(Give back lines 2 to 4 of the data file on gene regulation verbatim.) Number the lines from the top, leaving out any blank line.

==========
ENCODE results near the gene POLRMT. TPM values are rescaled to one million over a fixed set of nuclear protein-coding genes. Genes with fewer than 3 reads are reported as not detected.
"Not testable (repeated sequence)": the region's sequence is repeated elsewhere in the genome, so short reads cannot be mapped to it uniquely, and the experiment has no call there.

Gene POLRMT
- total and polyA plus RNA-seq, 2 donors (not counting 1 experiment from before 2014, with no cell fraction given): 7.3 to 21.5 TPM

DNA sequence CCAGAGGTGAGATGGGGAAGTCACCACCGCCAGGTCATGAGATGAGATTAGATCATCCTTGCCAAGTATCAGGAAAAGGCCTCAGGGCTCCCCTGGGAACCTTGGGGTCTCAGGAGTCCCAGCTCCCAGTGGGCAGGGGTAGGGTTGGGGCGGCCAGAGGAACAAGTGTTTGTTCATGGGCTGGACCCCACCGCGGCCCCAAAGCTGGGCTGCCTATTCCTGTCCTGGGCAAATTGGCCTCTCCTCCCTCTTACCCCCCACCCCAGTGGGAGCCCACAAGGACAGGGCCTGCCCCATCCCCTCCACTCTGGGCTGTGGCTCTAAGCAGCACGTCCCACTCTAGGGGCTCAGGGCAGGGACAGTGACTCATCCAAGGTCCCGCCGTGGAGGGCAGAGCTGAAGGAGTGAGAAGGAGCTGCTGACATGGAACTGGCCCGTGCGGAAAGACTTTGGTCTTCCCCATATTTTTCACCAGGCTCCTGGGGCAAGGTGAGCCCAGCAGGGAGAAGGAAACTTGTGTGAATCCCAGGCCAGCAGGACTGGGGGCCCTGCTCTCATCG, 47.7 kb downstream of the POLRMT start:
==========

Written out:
"Not testable (repeated sequence)": the region's sequence is repeated elsewhere in the genome, so short reads cannot be mapped to it uniquely, and the experiment has no call there.

Gene POLRMT
- total and polyA plus RNA-seq, 2 donors (not counting 1 experiment from before 2014, with no cell fraction given): 7.3 to 21.5 TPM